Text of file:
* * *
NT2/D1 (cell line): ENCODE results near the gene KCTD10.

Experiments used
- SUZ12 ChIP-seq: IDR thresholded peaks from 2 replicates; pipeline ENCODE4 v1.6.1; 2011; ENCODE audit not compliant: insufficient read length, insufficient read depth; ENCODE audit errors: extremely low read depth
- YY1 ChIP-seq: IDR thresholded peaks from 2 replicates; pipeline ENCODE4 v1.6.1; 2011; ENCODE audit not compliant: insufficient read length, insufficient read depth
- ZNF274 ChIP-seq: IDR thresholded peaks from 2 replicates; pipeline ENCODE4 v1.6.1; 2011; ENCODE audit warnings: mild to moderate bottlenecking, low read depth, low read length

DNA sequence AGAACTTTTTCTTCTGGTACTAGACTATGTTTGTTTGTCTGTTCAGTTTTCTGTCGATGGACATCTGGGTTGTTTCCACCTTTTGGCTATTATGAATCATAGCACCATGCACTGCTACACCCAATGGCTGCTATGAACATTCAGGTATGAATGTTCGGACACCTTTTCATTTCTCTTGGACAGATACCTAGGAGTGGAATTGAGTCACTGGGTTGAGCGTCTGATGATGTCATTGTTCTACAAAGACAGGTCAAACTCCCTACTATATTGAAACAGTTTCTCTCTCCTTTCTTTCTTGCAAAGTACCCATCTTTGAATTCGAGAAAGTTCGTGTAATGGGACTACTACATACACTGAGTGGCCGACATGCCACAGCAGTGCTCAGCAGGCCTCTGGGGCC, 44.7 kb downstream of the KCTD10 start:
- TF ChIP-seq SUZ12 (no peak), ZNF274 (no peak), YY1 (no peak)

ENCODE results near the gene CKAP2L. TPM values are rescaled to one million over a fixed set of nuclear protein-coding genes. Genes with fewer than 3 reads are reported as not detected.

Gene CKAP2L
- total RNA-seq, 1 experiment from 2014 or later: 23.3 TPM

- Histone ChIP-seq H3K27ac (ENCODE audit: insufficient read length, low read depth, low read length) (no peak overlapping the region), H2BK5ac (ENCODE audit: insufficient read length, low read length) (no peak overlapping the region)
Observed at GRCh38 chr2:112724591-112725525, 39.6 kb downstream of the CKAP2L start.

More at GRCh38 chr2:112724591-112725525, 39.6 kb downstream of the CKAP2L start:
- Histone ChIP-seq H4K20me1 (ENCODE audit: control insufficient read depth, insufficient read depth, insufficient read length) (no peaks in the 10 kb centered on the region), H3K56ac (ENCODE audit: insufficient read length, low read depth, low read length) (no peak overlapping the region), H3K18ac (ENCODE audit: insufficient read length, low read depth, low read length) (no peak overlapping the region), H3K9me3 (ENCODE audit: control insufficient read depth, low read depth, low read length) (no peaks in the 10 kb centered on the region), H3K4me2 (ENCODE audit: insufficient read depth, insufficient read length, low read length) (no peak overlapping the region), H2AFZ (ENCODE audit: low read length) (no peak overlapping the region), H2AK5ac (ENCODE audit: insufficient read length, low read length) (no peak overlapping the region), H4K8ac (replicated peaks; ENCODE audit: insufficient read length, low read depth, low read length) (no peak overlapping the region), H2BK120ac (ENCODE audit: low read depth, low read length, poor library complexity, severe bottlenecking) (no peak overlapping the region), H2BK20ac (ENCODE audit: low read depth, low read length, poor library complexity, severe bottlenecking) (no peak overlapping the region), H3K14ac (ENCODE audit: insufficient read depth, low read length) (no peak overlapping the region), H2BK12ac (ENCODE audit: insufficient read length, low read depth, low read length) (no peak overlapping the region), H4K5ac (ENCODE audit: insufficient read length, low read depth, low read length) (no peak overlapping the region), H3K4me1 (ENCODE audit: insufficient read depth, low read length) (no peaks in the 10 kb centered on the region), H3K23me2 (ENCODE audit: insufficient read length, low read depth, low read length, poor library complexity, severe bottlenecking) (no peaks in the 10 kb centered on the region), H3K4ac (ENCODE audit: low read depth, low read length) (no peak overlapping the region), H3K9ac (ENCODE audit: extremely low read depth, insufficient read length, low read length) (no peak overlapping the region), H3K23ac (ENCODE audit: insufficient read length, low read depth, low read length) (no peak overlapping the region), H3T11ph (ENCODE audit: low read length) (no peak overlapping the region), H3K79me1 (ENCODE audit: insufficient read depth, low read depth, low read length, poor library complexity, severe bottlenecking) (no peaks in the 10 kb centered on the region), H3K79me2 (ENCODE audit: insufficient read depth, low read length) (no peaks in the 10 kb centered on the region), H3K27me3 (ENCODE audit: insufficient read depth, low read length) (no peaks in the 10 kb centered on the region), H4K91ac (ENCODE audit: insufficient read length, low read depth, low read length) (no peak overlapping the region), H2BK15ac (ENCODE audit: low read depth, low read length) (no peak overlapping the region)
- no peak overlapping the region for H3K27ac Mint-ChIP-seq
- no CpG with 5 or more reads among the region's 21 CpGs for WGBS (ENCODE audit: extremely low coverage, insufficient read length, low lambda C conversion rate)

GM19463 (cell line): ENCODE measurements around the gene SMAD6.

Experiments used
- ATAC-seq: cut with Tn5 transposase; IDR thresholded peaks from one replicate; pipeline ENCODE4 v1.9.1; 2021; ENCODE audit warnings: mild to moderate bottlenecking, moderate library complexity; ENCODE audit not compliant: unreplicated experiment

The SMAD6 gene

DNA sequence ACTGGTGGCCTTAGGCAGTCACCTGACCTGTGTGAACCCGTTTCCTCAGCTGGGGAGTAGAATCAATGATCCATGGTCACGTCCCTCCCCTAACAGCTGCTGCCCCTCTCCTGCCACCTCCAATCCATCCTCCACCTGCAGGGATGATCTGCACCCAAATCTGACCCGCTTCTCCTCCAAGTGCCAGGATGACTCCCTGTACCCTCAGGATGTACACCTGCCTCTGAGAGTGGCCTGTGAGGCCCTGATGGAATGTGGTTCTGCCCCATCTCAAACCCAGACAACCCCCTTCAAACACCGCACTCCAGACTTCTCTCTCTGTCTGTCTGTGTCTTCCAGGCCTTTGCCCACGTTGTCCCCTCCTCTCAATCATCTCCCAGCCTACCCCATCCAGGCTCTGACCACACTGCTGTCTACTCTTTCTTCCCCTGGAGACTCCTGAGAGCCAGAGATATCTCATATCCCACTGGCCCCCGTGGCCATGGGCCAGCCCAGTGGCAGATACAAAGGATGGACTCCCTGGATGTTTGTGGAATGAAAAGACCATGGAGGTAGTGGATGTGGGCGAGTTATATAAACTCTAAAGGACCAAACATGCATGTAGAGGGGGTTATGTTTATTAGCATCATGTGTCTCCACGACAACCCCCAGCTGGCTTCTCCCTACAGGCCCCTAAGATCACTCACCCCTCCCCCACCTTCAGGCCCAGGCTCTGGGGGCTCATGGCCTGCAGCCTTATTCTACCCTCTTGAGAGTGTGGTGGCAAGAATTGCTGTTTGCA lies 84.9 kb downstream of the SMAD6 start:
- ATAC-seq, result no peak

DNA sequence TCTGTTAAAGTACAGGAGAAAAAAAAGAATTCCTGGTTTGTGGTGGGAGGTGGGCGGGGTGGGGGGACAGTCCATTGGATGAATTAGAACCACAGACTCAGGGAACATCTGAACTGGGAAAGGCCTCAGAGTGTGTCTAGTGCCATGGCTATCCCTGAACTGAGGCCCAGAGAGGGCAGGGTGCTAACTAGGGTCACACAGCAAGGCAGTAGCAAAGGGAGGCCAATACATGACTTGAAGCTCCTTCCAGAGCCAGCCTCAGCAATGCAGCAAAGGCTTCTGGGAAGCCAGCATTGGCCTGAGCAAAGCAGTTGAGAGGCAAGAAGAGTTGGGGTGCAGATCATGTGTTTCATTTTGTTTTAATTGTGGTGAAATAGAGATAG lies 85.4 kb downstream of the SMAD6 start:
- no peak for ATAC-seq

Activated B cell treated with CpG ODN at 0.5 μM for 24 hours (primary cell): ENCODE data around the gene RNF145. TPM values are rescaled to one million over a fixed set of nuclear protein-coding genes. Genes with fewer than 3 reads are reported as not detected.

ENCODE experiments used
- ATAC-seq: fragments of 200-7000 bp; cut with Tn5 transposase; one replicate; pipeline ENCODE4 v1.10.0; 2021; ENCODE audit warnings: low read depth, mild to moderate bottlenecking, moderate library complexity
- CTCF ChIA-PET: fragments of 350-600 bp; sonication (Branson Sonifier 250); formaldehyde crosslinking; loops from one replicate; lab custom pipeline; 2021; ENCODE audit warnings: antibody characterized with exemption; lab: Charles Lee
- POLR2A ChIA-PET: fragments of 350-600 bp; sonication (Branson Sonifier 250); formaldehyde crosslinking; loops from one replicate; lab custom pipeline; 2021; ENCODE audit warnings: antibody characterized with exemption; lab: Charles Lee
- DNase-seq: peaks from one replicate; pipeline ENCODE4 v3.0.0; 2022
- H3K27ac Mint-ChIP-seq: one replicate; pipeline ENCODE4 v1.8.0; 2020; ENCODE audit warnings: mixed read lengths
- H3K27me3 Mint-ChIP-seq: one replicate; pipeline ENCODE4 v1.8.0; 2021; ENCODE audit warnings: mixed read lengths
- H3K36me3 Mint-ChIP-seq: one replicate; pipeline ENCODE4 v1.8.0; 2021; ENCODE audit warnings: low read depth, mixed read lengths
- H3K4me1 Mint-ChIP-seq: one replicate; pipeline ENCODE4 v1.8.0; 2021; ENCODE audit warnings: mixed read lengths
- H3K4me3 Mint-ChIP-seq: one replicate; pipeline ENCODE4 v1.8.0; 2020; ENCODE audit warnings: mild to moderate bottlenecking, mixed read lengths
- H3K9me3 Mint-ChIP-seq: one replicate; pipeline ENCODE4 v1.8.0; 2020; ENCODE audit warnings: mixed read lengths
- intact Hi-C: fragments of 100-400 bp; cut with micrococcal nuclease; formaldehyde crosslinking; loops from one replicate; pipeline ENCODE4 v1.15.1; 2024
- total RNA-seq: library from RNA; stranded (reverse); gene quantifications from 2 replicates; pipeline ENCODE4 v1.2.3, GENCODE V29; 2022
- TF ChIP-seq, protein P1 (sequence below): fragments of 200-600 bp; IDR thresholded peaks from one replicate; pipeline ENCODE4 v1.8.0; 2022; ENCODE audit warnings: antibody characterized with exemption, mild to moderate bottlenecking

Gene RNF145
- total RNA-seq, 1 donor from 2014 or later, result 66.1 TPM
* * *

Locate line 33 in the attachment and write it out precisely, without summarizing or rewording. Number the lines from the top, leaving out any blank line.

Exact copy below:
- H3K36me3 Mint-ChIP-seq: one replicate; pipeline ENCODE4 v1.8.0; 2021; ENCODE audit warnings: low read depth, mixed read lengths